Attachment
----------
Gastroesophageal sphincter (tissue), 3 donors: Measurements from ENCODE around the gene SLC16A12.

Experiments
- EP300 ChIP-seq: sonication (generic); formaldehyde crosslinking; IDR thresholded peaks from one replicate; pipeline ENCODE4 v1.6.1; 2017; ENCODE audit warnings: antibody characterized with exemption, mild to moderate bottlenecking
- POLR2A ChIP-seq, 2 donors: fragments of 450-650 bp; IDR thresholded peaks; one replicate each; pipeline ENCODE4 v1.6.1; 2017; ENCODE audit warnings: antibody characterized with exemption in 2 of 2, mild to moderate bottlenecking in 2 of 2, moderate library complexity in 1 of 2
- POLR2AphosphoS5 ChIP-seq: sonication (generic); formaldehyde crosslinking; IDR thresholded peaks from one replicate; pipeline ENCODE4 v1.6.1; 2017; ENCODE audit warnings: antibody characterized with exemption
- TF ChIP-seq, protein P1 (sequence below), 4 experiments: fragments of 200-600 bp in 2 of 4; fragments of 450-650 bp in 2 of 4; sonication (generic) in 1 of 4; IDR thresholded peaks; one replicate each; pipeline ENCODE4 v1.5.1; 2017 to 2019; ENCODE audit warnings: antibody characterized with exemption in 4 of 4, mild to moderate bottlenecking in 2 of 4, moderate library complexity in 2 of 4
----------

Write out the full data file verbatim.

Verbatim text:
Gastroesophageal sphincter (tissue), 3 donors: Measurements from ENCODE around the gene SLC16A12.

Experiments
- EP300 ChIP-seq: sonication (generic); formaldehyde crosslinking; IDR thresholded peaks from one replicate; pipeline ENCODE4 v1.6.1; 2017; ENCODE audit warnings: antibody characterized with exemption, mild to moderate bottlenecking
- POLR2A ChIP-seq, 2 donors: fragments of 450-650 bp; IDR thresholded peaks; one replicate each; pipeline ENCODE4 v1.6.1; 2017; ENCODE audit warnings: antibody characterized with exemption in 2 of 2, mild to moderate bottlenecking in 2 of 2, moderate library complexity in 1 of 2
- POLR2AphosphoS5 ChIP-seq: sonication (generic); formaldehyde crosslinking; IDR thresholded peaks from one replicate; pipeline ENCODE4 v1.6.1; 2017; ENCODE audit warnings: antibody characterized with exemption
- TF ChIP-seq, protein P1 (sequence below), 4 experiments: fragments of 200-600 bp in 2 of 4; fragments of 450-650 bp in 2 of 4; sonication (generic) in 1 of 4; IDR thresholded peaks; one replicate each; pipeline ENCODE4 v1.5.1; 2017 to 2019; ENCODE audit warnings: antibody characterized with exemption in 4 of 4, mild to moderate bottlenecking in 2 of 4, moderate library complexity in 2 of 4